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South of Heaven

Posted: Tue Oct 08, 2013 7:30 pm
by Flintknapper
Through the rain of blood, I journey up the mountain of bone. My muscles burn and fail as I climb its insurmountable slopes. I check my compass.

Below, in the haze, ghostly apparitions of those I have wronged cry out in agony. My heart sinks and my conviction falters. I check my compass.

Above, in the sky, horned beasts with bat-like wings herald my doom. Their cacophonous voices shatter my thoughts and I am lost in memories. I check my compass.

I press on. My intentions have led me this far. I check my compass and continue my journey south.

Re: South of Heaven

Posted: Tue Oct 08, 2013 7:32 pm
by Flintknapper
With my moral compass as a guide, the road hell is paved with good intentions.

Re: South of Heaven

Posted: Wed Oct 09, 2013 3:27 am
by strawman
Jack shit. The roads in hell are paved with g-d cobblestones.

Re: South of Heaven

Posted: Wed Oct 09, 2013 3:31 pm
by Flintknapper
Perhaps true, it might be better to go at life without the compass (Bible, Koran, etc...) but most don't.

Re: South of Heaven

Posted: Wed Oct 09, 2013 4:00 pm
by strawman
Sorry, just had to get that cobblestone hate out.
The local townies decided that they were quaint, so replaced the pavement in the entrance to town with cobblestones to gentrify the area.
For my motorbike, this was like installing 2,000 speed bumps. It's literally the road to hell.

I don't know about other compasses, but concerning the Bible, some people read it and come to know the truth; and other people read it and come away with something altogether different.

So it can't be the compass' fault. Maybe folks just have different magnetic poles?

Re: South of Heaven

Posted: Wed Oct 09, 2013 4:50 pm
by Flintknapper
strawman wrote:Sorry, just had to get that cobblestone hate out.
The local townies decided that they were quaint, so replaced the pavement in the entrance to town with cobblestones to gentrify the area.
For my motorbike, this was like installing 2,000 speed bumps. It's literally the road to hell.

I don't know about other compasses, but concerning the Bible, some people read it and come to know the truth; and other people read it and come away with something altogether different.

So it can't be the compass' fault. Maybe folks just have different magnetic poles?
Possibly, but they could also be reading the instrument wrong or have it set to the wrong declination. Or perhaps they just pretend to use it to guide their course. True north is hard to find. There was a good song about it by Bad Religion a year or so ago.... Also I cant lie... raining blood and the title of this story are slayer songs. All three concepts were an influence on writing this drabble...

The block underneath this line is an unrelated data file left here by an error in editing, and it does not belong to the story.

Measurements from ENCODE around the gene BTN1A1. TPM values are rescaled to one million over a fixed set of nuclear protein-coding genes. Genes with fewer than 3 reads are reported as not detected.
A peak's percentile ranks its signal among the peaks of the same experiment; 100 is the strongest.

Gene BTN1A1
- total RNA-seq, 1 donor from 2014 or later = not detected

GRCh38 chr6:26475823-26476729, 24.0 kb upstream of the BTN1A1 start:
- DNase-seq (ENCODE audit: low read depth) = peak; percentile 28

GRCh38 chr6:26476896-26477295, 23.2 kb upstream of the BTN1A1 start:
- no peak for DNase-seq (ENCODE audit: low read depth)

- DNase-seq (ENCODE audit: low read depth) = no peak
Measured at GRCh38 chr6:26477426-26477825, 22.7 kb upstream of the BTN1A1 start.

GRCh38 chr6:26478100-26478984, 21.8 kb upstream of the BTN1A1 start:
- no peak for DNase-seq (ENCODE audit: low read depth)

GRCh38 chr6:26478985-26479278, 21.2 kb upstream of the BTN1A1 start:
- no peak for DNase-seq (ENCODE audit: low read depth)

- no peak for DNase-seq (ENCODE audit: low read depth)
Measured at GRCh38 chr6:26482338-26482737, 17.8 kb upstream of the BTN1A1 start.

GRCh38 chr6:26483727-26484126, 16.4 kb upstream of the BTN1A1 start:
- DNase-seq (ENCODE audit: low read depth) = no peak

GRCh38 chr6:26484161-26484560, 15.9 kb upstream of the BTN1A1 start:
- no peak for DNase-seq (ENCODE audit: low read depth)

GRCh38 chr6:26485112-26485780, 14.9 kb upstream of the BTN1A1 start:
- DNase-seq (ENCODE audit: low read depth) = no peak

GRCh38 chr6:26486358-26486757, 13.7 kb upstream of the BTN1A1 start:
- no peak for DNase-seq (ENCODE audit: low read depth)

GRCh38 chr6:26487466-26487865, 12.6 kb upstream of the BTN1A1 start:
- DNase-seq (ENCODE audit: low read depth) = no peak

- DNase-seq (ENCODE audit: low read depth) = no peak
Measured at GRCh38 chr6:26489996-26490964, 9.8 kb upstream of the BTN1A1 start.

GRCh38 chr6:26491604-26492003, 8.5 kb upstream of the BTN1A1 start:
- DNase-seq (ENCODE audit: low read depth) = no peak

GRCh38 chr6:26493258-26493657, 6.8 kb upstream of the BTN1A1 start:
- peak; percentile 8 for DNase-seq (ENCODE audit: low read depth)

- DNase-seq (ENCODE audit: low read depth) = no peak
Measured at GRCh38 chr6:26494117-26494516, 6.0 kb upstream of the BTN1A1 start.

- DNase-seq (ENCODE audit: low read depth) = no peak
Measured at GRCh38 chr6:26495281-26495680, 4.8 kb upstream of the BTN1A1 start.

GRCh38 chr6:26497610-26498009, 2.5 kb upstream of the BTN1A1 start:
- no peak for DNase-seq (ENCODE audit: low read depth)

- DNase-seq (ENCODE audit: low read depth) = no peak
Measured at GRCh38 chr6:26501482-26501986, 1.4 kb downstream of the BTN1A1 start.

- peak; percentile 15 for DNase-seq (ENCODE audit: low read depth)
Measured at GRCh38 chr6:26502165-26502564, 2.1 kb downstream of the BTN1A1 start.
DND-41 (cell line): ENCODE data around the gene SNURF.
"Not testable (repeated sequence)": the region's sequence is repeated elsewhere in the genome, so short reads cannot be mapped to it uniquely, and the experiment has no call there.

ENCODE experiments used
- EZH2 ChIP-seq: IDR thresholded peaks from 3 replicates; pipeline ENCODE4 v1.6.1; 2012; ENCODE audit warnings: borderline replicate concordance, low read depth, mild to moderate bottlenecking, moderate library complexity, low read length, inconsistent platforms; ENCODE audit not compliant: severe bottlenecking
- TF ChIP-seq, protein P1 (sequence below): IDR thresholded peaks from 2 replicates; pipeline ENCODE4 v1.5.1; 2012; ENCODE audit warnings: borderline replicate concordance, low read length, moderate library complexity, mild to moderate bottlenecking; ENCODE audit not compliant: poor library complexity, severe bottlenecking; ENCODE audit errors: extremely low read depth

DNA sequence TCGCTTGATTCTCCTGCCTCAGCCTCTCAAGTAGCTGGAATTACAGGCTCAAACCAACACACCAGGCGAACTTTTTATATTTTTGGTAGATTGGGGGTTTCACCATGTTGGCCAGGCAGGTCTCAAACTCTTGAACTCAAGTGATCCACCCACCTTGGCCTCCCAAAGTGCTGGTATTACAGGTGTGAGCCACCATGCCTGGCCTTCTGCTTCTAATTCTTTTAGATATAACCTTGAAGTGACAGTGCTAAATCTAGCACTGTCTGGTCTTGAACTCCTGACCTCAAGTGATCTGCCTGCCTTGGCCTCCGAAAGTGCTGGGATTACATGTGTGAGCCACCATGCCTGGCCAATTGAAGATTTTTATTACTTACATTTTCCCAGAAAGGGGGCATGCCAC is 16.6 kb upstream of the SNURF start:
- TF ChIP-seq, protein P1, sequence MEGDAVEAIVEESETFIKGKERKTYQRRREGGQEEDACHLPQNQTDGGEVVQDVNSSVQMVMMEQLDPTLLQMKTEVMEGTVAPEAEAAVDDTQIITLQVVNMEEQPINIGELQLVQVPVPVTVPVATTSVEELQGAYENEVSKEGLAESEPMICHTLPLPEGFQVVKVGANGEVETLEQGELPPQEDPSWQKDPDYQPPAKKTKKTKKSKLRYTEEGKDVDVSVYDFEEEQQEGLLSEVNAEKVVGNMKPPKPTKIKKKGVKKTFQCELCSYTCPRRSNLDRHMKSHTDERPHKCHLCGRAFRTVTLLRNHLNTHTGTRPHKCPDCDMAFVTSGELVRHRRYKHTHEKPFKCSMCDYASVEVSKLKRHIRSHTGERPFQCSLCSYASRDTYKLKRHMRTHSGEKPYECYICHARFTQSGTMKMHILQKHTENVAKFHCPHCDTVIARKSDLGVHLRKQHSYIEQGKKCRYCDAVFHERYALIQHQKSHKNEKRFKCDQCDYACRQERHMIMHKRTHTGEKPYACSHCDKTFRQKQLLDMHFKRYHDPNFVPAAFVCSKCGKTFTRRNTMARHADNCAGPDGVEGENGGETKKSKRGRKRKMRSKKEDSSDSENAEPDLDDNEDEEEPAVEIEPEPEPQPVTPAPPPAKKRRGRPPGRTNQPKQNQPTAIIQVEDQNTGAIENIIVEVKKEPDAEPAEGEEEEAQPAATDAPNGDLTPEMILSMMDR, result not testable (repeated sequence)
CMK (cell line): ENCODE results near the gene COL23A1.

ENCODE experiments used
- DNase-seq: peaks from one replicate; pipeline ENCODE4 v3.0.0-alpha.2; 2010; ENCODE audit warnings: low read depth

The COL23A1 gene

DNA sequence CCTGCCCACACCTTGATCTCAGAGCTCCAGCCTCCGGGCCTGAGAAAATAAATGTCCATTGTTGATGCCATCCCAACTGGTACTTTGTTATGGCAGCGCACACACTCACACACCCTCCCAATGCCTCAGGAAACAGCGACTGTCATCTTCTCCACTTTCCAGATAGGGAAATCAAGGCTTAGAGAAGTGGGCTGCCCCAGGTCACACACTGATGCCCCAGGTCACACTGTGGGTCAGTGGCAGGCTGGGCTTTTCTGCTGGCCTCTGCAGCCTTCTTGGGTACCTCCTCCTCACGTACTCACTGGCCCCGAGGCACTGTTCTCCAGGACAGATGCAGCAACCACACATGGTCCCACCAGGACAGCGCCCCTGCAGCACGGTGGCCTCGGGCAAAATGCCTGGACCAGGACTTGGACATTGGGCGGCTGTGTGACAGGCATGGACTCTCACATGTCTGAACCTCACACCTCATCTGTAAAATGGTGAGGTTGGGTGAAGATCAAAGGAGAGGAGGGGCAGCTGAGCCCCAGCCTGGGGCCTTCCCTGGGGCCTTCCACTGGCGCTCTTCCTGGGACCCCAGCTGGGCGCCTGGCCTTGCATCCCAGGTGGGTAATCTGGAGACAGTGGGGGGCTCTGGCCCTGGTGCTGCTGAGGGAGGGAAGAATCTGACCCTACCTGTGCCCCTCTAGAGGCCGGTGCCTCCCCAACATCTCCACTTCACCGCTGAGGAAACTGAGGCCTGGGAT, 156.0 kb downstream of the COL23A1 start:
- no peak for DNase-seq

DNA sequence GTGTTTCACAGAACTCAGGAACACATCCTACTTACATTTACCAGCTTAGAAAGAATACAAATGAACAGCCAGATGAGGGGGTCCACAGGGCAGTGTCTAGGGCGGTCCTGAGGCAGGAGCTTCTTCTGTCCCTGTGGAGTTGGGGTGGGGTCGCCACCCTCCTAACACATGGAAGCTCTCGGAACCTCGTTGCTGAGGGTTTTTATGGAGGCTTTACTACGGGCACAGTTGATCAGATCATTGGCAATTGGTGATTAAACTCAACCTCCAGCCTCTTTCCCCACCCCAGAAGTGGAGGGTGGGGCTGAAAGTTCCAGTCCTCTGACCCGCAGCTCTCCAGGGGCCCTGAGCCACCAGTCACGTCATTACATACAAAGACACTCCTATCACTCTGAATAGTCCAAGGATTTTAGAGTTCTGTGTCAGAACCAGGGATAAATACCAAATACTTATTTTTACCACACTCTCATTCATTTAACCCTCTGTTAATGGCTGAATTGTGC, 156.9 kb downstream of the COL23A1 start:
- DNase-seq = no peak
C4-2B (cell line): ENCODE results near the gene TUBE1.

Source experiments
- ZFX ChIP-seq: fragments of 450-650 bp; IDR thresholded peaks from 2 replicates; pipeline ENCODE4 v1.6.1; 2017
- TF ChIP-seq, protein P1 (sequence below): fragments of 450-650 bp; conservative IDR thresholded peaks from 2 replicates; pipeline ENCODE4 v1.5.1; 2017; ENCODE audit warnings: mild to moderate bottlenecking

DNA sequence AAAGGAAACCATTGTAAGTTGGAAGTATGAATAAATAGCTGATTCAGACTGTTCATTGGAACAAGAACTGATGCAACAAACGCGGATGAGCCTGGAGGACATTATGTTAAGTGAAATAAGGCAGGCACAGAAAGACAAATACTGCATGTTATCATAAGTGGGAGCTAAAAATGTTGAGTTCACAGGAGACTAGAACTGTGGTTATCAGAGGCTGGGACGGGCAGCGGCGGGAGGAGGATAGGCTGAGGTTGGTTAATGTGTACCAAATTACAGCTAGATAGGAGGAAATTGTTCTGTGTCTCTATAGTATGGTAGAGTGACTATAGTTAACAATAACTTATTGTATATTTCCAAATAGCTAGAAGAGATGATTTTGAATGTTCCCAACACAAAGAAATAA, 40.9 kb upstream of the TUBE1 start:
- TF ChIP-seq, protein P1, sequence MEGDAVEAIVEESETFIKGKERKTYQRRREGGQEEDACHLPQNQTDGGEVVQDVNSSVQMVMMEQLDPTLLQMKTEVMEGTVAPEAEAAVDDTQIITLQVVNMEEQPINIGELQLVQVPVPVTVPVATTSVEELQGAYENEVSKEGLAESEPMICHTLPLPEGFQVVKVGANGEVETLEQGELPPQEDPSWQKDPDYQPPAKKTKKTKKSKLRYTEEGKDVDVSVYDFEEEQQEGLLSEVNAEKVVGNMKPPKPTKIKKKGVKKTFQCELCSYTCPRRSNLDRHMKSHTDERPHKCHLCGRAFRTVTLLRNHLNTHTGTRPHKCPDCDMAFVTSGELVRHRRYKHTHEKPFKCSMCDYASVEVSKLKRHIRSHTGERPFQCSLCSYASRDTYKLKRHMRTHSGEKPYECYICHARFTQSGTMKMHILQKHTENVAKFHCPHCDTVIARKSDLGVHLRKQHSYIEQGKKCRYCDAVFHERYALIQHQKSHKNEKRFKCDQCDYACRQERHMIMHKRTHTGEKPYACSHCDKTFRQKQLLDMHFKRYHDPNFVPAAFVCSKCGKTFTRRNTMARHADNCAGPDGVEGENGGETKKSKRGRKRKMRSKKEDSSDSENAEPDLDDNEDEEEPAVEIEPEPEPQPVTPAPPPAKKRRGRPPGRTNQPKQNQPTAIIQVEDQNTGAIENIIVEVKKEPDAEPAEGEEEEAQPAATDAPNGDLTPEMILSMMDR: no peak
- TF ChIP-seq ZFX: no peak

Re: South of Heaven

Posted: Thu Oct 10, 2013 3:13 pm
by Cwpants
Flintknapper wrote:With my moral compass as a guide, the road hell is paved with good intentions.
I disagree. <--see signature below :P-->

I really like the story. It makes me want to know more about the character. Why would he work so hard to get to hell? I like the idea of the moral compass being portrayed as an actual compass. You paint such vivid images with a small amount of words. Great job.

I did notice some punctuation errors, but it doesn't effect the word count so I guess it isn't a big deal. :)

Great Drabble!

Re: South of Heaven

Posted: Thu Oct 10, 2013 3:48 pm
by Flintknapper
For the punctuation do you mean additional commas? it doesn't come out as wrong in word. Let me know where you would change punctuation.

As for the narrator... for me he is a conquistador and the apparitions are the Native Americans he has killed.... but he could be anyone whose convictions lead him down the path. It is an argument against religious zealotry.

In our modern world it could be a member of a terrorist organization or an abortion clinic bomber. His faith (or compass) guides his action and in the end he (or she) knows where the path will take him, but intends to go down the path regardless.

Re: South of Heaven

Posted: Thu Oct 10, 2013 3:58 pm
by strawman
Everyone seems to have good intentions. Terrorists do not see themselves as terrorists, but as freedom fighters. Depends entirely on POV, right? So some kind of absolute moral law seems to be called for. Something that trumps intentions, like "Thou shalt not kill."

And since it must be absolute, to be impervious to good intentions, mustn't it apply to executing criminals, or drone assassinations, or mentally ill women driving into barricades in the other DC?

Re: South of Heaven

Posted: Thu Oct 10, 2013 4:21 pm
by Cwpants
Though I am not positive, I believe there should be commas after "below" and "above."

Also, the second "up" in the first paragraph seems redundant to me. Though when trying to reach 100 words, I understand it's necessity!

Re: South of Heaven

Posted: Thu Oct 10, 2013 5:33 pm
by Flintknapper
Thanks CW I fixed it.

Re: South of Heaven

Posted: Mon Oct 14, 2013 6:18 pm
by strawman
http://theoatmeal.com/comics/columbus_day

An interesting piece, that concludes with, "But please, oh please do not call it Columbus Day."

It's a strange custom to name days after people. Is the problem that the person is evil, or that the myth glosses over his evil? If Columbus is responsible for the African slave trade that followed him, then I guess the principle is that the smaller evils born in our hearts make us all responsible for the greater evils that they propagate in the future. Maybe worth consideration?

If Santayana was right that those who forget are doomed to repeat, what is it that would most profit us to remember?